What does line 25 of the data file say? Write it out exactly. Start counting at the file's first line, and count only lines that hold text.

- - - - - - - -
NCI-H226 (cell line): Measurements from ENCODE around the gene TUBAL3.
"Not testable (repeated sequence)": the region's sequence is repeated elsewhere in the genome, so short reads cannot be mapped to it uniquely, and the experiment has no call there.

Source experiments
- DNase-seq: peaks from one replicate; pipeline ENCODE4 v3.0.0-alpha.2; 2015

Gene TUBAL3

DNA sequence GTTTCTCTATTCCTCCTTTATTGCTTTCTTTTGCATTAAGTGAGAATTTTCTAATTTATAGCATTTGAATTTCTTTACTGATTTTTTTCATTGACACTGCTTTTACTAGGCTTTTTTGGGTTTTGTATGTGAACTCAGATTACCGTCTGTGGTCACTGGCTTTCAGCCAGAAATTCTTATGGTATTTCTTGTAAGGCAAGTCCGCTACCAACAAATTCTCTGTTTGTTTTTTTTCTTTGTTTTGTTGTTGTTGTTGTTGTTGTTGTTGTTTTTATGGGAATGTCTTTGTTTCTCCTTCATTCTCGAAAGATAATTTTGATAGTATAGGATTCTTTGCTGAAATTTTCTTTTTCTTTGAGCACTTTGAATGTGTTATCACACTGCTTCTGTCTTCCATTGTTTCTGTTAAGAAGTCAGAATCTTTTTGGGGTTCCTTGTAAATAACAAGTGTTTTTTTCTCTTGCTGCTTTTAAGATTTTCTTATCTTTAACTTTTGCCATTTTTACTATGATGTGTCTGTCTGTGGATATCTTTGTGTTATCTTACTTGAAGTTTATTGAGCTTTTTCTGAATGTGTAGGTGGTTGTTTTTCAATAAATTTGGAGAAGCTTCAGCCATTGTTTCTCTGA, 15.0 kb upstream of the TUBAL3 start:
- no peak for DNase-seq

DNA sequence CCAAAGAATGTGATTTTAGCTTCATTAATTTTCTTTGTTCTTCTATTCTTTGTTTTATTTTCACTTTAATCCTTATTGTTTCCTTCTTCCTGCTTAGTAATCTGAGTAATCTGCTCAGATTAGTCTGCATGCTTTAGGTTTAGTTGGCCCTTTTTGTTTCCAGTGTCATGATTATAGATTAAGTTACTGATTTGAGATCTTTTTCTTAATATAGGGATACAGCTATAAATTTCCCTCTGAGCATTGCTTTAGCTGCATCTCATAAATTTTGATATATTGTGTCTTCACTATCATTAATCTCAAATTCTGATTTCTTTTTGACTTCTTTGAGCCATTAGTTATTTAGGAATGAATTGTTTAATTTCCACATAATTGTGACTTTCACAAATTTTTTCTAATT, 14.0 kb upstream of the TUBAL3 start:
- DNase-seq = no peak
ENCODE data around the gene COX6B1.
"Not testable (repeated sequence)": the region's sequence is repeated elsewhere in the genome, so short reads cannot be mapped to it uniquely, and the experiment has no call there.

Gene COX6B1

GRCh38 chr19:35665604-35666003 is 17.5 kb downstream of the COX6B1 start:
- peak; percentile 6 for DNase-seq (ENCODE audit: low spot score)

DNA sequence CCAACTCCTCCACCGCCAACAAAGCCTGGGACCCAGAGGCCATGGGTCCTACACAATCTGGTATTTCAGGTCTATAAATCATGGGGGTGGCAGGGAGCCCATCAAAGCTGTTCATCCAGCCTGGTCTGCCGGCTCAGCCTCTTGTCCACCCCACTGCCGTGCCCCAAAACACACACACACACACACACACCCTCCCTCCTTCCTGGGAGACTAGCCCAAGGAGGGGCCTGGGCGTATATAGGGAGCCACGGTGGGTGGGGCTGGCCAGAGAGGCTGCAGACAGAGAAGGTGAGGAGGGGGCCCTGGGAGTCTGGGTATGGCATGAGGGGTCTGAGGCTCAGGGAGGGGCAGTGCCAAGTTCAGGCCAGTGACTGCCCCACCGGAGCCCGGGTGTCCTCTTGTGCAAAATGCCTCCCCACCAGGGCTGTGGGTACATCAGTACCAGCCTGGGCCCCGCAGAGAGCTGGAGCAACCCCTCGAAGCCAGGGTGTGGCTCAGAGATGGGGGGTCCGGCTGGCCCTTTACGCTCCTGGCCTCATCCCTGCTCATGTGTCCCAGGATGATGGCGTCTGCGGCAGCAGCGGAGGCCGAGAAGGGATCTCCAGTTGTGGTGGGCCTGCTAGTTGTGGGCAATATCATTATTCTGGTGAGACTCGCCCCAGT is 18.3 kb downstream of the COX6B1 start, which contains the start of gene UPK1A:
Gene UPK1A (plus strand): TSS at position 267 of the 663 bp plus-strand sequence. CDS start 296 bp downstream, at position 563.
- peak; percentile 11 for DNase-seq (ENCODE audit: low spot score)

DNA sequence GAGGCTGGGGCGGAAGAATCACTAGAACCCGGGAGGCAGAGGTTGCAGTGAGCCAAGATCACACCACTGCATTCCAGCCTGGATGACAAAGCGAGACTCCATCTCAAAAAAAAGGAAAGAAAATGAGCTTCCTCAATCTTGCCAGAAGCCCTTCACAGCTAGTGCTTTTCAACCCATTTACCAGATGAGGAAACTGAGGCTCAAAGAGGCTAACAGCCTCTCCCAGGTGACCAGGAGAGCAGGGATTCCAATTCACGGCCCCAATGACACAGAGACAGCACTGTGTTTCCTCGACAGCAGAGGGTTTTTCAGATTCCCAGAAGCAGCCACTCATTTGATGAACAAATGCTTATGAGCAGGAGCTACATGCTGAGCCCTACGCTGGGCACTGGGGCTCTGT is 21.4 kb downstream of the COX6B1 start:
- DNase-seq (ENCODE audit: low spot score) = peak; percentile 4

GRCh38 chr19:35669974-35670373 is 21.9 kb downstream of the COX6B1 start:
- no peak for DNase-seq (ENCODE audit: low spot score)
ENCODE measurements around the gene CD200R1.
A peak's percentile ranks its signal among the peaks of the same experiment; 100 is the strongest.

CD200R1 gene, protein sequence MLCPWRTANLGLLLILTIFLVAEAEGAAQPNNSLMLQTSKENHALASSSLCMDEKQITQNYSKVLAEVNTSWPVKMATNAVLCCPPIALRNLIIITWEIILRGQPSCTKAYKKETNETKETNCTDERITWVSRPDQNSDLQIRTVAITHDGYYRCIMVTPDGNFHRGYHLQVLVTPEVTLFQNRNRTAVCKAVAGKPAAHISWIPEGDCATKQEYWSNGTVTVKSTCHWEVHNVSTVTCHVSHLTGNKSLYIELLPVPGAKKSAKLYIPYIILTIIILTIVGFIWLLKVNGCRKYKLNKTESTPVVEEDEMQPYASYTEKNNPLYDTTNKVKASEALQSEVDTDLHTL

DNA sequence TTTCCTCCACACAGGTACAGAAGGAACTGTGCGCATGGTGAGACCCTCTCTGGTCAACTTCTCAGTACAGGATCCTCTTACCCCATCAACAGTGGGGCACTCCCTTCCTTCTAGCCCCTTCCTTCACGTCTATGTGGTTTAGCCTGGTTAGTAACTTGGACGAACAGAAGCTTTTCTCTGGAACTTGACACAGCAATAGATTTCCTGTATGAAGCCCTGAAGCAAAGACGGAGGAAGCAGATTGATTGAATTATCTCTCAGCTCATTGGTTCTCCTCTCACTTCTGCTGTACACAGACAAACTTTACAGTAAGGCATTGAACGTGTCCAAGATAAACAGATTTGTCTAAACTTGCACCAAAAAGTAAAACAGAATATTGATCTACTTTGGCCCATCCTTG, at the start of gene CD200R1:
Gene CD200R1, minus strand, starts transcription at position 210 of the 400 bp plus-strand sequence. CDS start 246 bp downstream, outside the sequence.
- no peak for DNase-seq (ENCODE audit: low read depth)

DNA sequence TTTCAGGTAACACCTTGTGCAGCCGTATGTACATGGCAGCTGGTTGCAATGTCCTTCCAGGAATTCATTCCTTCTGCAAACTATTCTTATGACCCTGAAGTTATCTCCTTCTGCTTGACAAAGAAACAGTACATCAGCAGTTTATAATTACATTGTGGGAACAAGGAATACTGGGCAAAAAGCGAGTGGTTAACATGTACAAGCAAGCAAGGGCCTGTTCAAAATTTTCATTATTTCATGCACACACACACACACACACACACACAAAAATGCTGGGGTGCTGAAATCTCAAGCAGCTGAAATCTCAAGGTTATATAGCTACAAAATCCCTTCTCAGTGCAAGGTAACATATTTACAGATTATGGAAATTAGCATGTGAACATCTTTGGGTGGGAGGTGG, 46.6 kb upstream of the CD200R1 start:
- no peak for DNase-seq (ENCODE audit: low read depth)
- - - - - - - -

DNA sequence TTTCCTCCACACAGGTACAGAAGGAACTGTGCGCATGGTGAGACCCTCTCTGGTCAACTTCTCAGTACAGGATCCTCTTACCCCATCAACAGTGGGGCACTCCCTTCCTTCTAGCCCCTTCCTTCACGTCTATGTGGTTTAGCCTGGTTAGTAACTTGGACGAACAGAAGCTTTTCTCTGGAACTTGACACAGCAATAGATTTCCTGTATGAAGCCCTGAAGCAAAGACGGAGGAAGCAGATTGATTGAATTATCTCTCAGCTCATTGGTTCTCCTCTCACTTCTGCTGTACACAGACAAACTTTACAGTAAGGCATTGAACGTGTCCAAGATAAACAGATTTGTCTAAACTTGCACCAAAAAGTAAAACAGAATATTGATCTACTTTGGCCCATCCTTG, at the start of gene CD200R1: